Get Out Your Handkerchiefs for Chile's 'Cueca'

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Performing 'Cueca'

As Chile resonates with Independence Day commemorations, the air is filled with the sounds of cueca music. The national dance makes elegant use of white handkerchiefs to tell a story of seduction.


Chile takes its national dance very seriously. This week, the country's been marking its bicentennial and cities and villages have been full of the sound of the cueca.


SIEGEL: The cueca is played with guitar, accordion, occasionally with spoons. The lyrics range from the prayerful to the risque. And unlike the tango of its neighbor Argentina, couples hardly touch during cueca.

As NPR's Julie McCarthy reports from Santiago, it's all about seduction.

JULIE MCCARTHY: There are numerous theories about where cueca, with its strict structure originated.


MCCARTHY: There are African, Spanish and Arab influences to cueca that arrived in Chile from Peru around the time of independence from the Spanish crown. More refined cueca, such as this one, are played with guitar and harp. But Chile's national dance is also deeply rooted in the popular culture of what's known as the roto chileno, the rough human(ph) court worker, the copper miner, men who built the railroads, and who made the taverns and brothels their entertainment.


MCCARTHY: The music is as wild as the subject it reveres. Cueca echoes this week from the bandstand of Chile's Fondas, back in the state fairs, where local food and folklore are served up.

President Michelle Bachelet inaugurated the Fonda season while cueca groups twined until dawn at the La Yein Fonda, named for the actress Jane. Octogenarian maestro, Manuel Santis(ph), says cueca is the essence of being Chileans.

MANUEL SANTIS: (Spanish spoken)

MCCARTHY: It talks about relationships, remorse and envy; all the emotions, he says. There are cuecas for fiestas. Poets write saucy cuecas. We sing happy cuecas at weddings and sad ones at funerals. There are high cuecas for the upper class and low cuecas for the ordinary people, Santis says. But cueca is a mirror of everyday life, he says.

Cueca lyrics are also about wars and revolutions, natural catastrophes and crime. And they erupt, says actor and cueca revivalist, Daniel Munoz, spontaneously.

DANIEL MUNOZ: Suddenly it happen and something in the newspapers, for example, will kill somebody, immediately appear a cueca.

MCCARTHY: Munoz prefers cueca brava, an intense form of the genre in which words are not so much sung as squawked, like a street vendor.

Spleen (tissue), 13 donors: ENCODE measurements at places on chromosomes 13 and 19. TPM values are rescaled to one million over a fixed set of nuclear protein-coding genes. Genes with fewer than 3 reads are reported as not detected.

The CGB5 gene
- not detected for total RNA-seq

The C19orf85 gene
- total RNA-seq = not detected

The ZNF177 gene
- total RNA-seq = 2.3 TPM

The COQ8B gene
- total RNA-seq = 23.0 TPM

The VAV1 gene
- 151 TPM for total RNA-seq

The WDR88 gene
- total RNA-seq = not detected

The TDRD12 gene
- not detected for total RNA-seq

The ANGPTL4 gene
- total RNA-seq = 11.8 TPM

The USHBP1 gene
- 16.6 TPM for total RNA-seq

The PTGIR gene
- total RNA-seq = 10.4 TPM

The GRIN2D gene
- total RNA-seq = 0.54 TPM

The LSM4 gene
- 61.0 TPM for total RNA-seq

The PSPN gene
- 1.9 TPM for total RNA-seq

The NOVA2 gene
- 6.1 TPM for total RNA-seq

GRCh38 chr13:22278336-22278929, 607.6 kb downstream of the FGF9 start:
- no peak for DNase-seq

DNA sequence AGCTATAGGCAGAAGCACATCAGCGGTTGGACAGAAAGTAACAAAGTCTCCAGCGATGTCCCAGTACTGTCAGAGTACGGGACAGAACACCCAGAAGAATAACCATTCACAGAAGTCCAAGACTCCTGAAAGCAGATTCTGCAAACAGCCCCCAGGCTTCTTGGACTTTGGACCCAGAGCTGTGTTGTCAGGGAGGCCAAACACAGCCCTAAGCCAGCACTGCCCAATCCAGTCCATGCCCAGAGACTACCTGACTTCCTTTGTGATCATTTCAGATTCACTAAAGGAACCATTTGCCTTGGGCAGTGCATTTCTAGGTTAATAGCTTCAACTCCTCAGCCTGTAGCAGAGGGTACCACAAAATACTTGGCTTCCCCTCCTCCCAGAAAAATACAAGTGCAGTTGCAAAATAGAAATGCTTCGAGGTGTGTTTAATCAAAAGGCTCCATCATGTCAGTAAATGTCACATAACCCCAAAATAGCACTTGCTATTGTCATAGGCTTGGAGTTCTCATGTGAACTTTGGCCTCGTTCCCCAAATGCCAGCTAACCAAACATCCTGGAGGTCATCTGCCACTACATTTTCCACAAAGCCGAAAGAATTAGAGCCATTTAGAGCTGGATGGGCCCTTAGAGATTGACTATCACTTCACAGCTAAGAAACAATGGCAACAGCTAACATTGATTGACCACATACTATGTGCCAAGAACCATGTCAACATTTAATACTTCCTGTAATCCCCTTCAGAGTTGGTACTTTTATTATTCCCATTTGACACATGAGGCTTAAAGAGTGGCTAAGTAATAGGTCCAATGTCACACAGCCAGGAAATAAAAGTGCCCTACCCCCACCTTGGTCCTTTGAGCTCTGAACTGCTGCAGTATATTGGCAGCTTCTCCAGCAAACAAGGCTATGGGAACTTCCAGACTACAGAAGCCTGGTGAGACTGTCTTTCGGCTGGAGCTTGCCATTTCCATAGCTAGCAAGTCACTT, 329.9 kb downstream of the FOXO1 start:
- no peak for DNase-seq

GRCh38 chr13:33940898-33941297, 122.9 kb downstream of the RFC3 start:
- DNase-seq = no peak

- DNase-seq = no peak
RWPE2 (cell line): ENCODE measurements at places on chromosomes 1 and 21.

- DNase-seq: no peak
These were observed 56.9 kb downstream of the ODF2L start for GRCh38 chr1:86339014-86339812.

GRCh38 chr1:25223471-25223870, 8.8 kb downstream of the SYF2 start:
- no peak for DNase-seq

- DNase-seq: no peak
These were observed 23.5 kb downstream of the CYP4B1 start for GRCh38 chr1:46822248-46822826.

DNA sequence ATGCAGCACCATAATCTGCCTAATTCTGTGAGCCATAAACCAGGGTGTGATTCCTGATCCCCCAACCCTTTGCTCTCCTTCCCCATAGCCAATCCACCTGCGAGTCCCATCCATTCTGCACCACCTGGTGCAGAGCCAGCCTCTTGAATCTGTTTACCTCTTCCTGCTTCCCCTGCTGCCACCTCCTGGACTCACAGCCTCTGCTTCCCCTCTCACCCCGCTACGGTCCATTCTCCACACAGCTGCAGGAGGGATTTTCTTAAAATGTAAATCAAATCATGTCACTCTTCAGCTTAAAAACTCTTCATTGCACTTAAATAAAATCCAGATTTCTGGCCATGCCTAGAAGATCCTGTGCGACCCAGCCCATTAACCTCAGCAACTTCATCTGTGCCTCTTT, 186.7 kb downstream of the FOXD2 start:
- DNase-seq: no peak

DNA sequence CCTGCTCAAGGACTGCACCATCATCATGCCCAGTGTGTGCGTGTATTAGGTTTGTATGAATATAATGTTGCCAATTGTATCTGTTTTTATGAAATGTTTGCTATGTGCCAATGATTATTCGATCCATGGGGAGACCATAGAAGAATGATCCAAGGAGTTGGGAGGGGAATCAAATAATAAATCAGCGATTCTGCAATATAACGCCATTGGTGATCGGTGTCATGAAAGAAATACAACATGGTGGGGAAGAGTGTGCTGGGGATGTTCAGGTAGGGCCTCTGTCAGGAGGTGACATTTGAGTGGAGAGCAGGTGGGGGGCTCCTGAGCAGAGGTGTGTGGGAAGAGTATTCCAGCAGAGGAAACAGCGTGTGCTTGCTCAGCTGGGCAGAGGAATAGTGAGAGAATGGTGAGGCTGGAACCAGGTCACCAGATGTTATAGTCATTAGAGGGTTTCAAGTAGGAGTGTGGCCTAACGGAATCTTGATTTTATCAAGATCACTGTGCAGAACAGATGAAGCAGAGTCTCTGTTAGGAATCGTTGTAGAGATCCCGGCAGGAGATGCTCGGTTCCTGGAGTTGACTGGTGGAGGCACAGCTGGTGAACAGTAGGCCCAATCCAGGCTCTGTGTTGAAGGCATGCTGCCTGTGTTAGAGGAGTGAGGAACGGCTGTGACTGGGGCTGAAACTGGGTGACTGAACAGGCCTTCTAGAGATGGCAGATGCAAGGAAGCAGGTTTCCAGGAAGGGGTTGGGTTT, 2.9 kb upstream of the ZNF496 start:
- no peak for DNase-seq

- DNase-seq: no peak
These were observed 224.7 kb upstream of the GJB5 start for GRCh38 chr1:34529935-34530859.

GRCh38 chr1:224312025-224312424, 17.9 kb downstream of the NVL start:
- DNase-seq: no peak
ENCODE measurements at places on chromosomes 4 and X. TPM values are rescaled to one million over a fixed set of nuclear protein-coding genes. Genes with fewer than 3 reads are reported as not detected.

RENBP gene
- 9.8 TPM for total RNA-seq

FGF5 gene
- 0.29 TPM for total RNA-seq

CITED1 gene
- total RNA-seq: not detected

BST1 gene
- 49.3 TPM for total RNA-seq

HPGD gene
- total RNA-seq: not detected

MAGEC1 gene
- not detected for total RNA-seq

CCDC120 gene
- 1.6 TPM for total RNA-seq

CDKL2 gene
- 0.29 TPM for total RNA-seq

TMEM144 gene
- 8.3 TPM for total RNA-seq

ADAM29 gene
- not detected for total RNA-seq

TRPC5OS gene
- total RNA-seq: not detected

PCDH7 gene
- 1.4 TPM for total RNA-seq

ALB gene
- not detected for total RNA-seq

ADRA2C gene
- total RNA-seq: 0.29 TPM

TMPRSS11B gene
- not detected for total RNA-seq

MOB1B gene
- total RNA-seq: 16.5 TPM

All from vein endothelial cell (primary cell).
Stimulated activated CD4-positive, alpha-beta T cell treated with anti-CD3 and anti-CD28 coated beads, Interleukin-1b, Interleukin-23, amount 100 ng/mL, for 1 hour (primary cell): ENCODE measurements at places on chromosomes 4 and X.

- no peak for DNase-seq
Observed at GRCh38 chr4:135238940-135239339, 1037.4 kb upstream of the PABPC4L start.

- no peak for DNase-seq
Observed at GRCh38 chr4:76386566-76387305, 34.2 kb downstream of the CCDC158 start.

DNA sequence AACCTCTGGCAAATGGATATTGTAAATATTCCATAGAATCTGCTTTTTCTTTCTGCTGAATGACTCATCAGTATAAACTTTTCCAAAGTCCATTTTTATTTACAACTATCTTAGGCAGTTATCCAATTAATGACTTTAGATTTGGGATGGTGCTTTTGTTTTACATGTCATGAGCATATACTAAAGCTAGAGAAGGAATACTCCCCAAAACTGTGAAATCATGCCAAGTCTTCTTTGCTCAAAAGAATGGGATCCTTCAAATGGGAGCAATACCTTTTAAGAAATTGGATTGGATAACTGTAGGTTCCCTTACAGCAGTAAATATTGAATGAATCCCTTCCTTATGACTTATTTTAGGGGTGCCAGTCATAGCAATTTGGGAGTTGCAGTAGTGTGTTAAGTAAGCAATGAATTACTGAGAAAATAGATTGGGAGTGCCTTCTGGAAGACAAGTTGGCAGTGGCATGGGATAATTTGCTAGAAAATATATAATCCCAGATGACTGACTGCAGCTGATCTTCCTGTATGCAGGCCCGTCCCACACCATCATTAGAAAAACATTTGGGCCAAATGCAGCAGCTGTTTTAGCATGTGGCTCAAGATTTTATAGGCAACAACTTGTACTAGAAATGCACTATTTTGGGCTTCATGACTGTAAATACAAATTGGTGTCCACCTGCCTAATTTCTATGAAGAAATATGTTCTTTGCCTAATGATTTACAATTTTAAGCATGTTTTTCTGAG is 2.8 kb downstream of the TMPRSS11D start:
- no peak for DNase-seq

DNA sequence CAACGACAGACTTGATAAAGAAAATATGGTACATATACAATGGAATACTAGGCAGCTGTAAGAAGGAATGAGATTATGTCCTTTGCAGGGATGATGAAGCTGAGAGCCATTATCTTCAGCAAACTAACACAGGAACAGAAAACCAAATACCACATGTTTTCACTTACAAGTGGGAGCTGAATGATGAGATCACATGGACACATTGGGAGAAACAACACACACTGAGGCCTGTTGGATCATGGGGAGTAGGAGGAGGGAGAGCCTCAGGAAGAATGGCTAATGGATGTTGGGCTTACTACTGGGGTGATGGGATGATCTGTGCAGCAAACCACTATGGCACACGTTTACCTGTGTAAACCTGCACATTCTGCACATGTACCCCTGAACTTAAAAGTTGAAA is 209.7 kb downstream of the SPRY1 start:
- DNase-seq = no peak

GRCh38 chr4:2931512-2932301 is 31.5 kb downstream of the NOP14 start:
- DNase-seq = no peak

MCCARTHY: She likes to party when her piano is played, goes this line, as Munoz and his group raise their glasses for the traditional salud. Couples pay no heat to the gathering night chill, they promenade arm and arm, some dressed as wealthy wazzos or cowboys with silver spurs and elegant ponchos, others as farm hands in blue jeans and boots. As if on cue, couples twirl their white handkerchiefs and begin circling hoisted skirts swaying, heels stomping.

Twenty-five-year-old Blanca Sotto(ph) beckons her partner with a purple kerchief edged in black lace.

BLANCA SOTTO: (Through translator) It's all about the seduction and concurring the other one. And there's this sustained gaze into your partner's eyes, and there's a lot of things that are said there without saying anything.

MCCARTHY: New on the cueca scene are all women groups. Las Capa Dalinas sing about love of men and country.


MCCARTHY: Long live our Independence Day fiesta and the flowers of spring, they sing. The theme of lost love is the spirit of the cueca solo where a woman enacts the traditional dance of courtship alone. It was a form of protest by widows and mothers of the dead and missing during the dictatorship of the late Augusto Pinochet. Muñoz says there is an undercurrent of social commentary in the cueca.

MUNOZ: There's a first class and second class. No middle class. There is not tier in Chile.

MCCARTHY: So, this is the second-class expression?

MUNOZ: Yeah. Yeah. Many poor people are finding the cueca catharsis.

MCCARTHY: Reaffirming what it means to be Chilean summed up by the nation's poet Nicanor Parra as laughter and tears in this concert rendition of his cueca.

Julie McCarthy, NPR News, Santiago, Chile.


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